House Bill 4412 (H-1) as referred to second committee
Sponsor: Rep. Bronna Kahle
1st Committee: Health Policy
2nd Committee: Ways and Means
Complete to 5-20-19
BRIEF SUMMARY: House Bill 4412 would amend the Public Health Code to provide that, except for a medication sold under a valid prescription, a person could not dispense to a minor, and a minor could not purchase, a finished drug product containing dextromethorphan, also known as DXM. DXM is most often used as a cough suppressant in over-the-counter cough and cold medicines.
FISCAL IMPACT: House Bill 4412 would have an indeterminate fiscal impact on the state and local units of government, and would likely have a modest fiscal impact on the Department of Licensing and Regulatory Affairs (LARA). See Fiscal Information, below, for further discussion.
THE APPARENT PROBLEM:
While DXM is safe when used as indicated, it has become one of the over-the-counter drugs most often abused by teenagers in recent years. The most commonly misused sources of DXM are “extra strength” cough syrup, tablets, and gel capsules, but it is also found in antihistamines and decongestants. Beginning with California in 2011, at least 16 states have prohibited the sale of DXM-containing products to minors.
THE CONTENT OF THE BILL:
House Bill 4412 would amend the Public Health Code to provide that, except for a medication sold under a valid prescription, a person could not dispense to a minor, and a minor could not purchase, a finished drug product containing dextromethorphan.
When making a retail sale of a finished dextromethorphan product, a person would have to obtain proof of age from the purchaser before completing the sale, unless the purchaser reasonably appeared to be at least 25 years old.
A person who violated the prohibition on knowingly or willfully selling or trading a dextromethorphan product to a minor would be subject to a letter from the director of LARA for a first violation, a fine of up to $50 for a second violation, and a fine of up to $100 for a third or subsequent violation. Any individual could report a violation of the prohibition to LARA. A minor who purchased a dextromethorphan product would be subject to a civil fine of $50.
The bill states that the prohibition would preempt local ordinances or resolutions regulating the sale, distribution, receipt, or possession of dextromethorphan. Additionally, local units could not enact or enforce an ordinance or resolution conflicting with the provisions in the bill.
The bill would take effect January 1, 2020.
Proposed MCL 333.17766g
House Bill 4412 would have an indeterminate fiscal impact on the state and on local units of government. The fiscal impact would depend on the number of offenders who are assigned civil fines under provisions of the bill. There could be costs for the judiciary and local court systems depending on how provisions of the bill affected caseloads and related administrative costs. There could be an increase in revenue for the state, as civil fine revenue typically is deposited into the state Justice System Fund, which supports various justice-related endeavors in the judicial and legislative branches of government and the Departments of State Police, Corrections, Health and Human Services, and Treasury. Any increase in penal fine revenue would increase funding for local libraries, which are the constitutionally designated recipients of those revenues.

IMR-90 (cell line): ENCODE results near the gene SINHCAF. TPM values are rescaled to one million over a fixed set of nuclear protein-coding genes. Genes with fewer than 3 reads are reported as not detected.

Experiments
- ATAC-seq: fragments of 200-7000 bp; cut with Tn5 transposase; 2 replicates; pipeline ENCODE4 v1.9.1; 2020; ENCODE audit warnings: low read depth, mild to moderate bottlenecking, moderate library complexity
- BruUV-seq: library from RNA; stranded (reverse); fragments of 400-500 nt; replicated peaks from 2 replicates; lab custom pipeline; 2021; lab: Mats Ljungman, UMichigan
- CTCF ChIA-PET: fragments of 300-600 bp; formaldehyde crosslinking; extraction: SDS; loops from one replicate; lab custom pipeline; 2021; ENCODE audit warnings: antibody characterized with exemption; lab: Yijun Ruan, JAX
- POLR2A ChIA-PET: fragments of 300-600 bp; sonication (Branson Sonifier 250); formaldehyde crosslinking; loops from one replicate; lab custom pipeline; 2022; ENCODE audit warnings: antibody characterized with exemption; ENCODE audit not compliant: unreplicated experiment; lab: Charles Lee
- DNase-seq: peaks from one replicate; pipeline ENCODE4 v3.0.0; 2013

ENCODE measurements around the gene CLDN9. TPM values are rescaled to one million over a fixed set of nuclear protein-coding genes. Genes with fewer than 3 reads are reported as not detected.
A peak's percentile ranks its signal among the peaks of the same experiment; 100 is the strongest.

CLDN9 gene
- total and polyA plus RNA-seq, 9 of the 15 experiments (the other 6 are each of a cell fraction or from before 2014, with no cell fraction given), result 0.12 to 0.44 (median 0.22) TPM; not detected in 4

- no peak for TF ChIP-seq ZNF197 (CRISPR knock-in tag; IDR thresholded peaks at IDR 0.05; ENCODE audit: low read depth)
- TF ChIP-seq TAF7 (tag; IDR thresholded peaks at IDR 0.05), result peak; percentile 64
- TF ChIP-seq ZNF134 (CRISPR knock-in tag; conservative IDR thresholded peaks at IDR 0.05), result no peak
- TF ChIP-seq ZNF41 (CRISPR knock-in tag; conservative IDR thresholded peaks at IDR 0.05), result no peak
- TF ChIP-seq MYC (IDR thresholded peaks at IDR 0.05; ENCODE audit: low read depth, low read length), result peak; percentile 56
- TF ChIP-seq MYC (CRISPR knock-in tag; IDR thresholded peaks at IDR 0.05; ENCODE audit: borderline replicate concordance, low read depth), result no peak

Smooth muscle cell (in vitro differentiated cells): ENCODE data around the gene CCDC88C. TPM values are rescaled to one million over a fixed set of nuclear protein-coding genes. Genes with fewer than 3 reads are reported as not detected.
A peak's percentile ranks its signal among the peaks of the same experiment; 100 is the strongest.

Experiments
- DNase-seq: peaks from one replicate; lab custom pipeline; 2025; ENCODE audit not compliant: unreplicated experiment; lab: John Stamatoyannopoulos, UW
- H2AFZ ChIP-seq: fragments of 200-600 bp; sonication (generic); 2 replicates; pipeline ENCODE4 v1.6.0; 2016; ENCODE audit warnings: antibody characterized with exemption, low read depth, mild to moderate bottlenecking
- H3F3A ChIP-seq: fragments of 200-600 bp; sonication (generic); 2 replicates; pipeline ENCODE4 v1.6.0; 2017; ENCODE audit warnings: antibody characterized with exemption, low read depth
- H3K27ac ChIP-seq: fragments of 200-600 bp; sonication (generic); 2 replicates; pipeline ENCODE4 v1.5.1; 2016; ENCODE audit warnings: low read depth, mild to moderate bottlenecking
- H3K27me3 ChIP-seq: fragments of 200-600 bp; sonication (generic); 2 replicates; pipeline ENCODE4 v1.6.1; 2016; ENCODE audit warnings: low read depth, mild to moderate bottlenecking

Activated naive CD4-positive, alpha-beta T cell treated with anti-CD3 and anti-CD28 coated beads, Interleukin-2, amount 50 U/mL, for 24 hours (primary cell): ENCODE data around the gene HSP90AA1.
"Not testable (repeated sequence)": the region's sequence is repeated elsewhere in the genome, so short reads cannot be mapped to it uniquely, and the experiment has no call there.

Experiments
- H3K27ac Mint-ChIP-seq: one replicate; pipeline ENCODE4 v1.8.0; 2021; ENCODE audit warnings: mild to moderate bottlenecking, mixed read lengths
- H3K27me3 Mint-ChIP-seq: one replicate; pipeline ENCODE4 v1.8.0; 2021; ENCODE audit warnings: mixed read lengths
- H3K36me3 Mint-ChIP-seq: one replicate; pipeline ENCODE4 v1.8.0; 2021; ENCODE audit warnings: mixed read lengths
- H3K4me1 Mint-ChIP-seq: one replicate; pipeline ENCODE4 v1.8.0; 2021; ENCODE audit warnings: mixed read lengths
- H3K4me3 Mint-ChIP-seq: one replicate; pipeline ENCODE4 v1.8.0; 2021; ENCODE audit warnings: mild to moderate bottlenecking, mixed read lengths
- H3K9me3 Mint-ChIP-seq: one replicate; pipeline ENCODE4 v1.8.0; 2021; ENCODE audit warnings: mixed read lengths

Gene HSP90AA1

House Bill 4412 would likely have a modest fiscal impact on LARA, due to potential cost increases for administrative enforcement activities. The bill would also likely result in increased civil fine revenues resulting from fines assessed for violations of the bill. Under the bill, individuals could report violations of bill provisions to LARA. The department would have to intake and investigate these allegations, though these activities may be accomplished utilizing current funding and staffing levels. The bill would also establish the following civil fine schedule for individuals who knowingly or willfully sold or traded finished drug products containing dextromethorphan to a minor:
First violation selling/trading to a minor
Warning letter from LARA
Second violation selling/trading to a minor
Civil fine not to exceed $50
Third or subsequent violation selling/trading to a minor
Civil fine not to exceed $100
A civil fine of $50 would also be established for minors who purchase a finished drug product containing dextromethorphan. The level of revenue from these fines would depend on the number of violations.
Some wondered whether a better approach to combating abuse of DMX by minors would be to move the product behind the counter. In response, supporters of the bill argued that adults should have unfettered access to the drug and that a move to behind-the-counter status would adversely affect this ability.
A representative of Consumer Healthcare Products Association testified in support of the bill. (5-2-19)
The following organizations indicated support for the bill (5-2-19):
Michigan Pharmacists Association
Michigan Retailers Association
Michigan Association of Health Plans
Fiscal Analyst: Marcus Coffin
■ This analysis was prepared by nonpartisan House Fiscal Agency staff for use by House members in their deliberations, and does not constitute an official statement of legislative intent.